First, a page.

NSCS 344, Week 3

Assignment 3: Modeling response times

*** Due date: Start of class in Week 4 ***

Part 1: Tweak the model from last week to implement the threshold crossing decision process (3 points)

Part 2: Make a function to implement one decision and have it report the accuracy and decision time (2 points)

[choice, DT] = simulate_ddm(D, f, z);

Part 3: Plot a histogram of response times (2 points)

Part 4: Compute the accuracy and decision time for different values of z (3 points)

z_vals = [2 4 8 16 32];

Part 5: Explore the analytic expressions for accuracy and response time (2 extra credit points)

In a slightly more general version of the drift diffusion model, we make things slightly more abstract and say the model is integrating "evidence" for one option or another. We call this evidence y, and at each time point we assume that the evidence changes by which is given by
where A is the "drift rate" - i.e. the average rate at which evidence comes in in favor of the correct answer - is the time step - c determines the standard deviation of the noise and is a little piece of random noise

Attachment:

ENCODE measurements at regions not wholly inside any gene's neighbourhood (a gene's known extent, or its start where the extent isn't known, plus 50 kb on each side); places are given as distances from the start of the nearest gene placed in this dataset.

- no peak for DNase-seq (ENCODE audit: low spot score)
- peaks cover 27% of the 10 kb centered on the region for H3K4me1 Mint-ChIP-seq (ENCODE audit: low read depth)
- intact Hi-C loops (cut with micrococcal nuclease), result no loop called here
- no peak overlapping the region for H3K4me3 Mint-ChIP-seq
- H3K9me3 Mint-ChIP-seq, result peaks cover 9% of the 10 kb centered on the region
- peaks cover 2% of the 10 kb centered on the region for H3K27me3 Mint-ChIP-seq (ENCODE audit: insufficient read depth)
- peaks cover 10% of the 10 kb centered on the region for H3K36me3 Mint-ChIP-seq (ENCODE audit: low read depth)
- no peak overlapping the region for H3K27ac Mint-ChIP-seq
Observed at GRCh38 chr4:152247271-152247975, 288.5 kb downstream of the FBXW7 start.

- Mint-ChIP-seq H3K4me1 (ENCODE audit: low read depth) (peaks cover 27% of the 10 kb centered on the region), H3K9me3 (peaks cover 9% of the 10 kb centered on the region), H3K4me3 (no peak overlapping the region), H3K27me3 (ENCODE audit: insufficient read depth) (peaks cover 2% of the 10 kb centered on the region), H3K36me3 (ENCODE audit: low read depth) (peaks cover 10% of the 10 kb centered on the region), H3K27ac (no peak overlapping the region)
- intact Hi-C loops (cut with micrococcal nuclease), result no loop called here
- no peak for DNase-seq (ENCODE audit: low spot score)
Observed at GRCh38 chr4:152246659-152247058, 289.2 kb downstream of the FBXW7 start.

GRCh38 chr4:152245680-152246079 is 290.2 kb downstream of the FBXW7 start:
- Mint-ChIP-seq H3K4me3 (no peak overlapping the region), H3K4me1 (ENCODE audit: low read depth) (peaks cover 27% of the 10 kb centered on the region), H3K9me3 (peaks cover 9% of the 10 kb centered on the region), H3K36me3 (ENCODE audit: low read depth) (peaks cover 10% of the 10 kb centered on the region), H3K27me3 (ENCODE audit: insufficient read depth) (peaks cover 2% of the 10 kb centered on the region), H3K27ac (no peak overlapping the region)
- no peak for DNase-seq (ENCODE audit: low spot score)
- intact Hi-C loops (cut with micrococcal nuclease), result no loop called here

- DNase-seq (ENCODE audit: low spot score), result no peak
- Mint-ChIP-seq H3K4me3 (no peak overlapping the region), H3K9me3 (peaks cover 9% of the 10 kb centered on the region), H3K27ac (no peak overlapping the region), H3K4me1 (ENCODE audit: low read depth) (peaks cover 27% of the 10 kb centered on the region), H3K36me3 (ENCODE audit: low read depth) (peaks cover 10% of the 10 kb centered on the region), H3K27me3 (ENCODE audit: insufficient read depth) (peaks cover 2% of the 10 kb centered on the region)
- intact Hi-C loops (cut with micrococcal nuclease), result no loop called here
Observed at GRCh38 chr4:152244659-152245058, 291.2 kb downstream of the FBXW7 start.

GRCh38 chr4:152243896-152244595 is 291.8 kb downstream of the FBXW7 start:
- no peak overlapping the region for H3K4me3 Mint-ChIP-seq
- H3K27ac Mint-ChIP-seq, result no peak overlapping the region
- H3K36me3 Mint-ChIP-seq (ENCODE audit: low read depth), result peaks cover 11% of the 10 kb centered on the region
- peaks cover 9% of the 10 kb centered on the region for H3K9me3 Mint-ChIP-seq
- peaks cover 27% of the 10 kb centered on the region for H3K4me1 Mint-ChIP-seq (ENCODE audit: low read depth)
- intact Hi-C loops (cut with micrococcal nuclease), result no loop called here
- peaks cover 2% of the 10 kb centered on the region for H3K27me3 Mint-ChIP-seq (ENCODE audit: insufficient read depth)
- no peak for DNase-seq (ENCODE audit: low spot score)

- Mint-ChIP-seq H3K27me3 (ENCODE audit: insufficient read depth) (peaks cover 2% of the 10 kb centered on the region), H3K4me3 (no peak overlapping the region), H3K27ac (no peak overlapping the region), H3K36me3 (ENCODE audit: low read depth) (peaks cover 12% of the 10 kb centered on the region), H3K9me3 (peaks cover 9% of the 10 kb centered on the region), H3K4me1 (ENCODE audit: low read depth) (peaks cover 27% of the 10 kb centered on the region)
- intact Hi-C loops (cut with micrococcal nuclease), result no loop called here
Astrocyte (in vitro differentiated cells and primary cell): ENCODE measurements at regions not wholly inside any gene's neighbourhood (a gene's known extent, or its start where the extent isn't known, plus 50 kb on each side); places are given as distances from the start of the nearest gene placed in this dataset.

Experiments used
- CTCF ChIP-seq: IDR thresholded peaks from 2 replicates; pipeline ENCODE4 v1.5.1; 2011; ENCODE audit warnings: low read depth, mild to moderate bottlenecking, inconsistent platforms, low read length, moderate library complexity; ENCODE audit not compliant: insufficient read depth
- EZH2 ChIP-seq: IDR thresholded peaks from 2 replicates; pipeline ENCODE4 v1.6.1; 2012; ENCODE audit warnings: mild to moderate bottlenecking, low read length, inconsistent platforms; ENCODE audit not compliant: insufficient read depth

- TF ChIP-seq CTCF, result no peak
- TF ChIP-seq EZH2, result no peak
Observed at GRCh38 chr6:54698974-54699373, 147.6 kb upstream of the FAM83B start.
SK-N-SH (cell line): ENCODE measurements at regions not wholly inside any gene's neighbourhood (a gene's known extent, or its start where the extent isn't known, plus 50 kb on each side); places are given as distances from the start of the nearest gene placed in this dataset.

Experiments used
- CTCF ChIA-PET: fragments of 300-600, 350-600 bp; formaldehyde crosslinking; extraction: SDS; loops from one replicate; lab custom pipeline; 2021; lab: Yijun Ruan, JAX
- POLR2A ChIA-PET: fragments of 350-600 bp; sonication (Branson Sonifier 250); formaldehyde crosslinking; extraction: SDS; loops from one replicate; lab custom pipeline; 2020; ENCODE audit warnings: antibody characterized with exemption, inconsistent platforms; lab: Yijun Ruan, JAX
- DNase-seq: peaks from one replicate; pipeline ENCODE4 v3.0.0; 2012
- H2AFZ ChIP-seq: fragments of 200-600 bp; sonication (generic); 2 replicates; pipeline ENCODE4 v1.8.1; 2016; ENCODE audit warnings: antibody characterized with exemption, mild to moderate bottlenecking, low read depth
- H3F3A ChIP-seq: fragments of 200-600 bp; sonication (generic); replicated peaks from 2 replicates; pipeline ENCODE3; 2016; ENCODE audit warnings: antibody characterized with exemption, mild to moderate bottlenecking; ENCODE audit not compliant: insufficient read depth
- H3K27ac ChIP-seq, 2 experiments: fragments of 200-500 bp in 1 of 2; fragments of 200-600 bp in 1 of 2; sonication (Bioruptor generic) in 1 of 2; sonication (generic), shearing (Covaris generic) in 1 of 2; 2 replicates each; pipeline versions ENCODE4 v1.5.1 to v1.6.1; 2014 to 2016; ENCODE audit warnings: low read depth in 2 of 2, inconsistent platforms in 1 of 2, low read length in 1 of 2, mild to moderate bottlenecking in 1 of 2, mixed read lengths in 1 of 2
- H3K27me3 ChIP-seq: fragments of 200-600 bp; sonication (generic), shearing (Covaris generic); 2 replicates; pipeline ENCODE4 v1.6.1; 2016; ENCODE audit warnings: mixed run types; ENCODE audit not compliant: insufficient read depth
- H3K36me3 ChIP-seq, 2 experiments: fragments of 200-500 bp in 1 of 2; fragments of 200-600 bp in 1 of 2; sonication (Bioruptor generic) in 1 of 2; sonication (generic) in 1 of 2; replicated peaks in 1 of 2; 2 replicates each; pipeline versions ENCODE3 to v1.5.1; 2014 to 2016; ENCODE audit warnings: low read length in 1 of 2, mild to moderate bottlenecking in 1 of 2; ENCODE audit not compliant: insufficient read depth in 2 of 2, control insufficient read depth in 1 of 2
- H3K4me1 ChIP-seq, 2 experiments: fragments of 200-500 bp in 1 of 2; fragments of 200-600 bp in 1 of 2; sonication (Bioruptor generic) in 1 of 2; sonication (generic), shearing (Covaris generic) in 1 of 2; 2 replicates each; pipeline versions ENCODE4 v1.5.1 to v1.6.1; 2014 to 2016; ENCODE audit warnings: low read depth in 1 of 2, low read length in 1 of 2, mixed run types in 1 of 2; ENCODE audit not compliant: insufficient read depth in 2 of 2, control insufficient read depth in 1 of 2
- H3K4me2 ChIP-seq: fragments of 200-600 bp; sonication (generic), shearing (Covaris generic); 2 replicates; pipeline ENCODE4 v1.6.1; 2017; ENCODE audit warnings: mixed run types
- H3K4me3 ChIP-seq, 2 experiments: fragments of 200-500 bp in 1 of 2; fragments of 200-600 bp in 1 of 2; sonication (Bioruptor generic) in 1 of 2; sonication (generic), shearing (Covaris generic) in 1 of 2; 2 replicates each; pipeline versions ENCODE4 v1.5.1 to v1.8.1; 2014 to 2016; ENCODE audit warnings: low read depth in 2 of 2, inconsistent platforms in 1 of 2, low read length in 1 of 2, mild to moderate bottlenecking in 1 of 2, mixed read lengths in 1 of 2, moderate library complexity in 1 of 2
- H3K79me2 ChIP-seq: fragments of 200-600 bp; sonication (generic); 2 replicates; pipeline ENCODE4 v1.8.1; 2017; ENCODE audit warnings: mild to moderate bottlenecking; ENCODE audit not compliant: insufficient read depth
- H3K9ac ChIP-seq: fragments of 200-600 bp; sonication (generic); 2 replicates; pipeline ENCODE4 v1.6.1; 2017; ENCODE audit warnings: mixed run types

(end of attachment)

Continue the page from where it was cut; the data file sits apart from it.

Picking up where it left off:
where r is sampled from a Gaussian distribution with standard deviation 1 and mean 0.
The decision is made when y crosses a threshold at either (wrong answer) or (correct answer).
[acc, DT] = oneChoice(A, c, z);
For this model, it turns out we can actually compute analytic expressions for the accuracy and the decision time
Finally, we get use the analytic expressions to figure out an optimal threshold value that optimally balances speed and accuracy. To do this we need to figure out what we are trying to optimize. One thing we may want to do (and that humans and animals actually appear to do) is to maximize the rate at which we make correct answers. That is the average accuracy divided by the average time to make a decision - the reward rate (RR):
where denotes a fixed time we can't reduce by changing z - for example, how long it takes to press the button, or how much time passes between trials. For our purposes let's assume that is 1 second.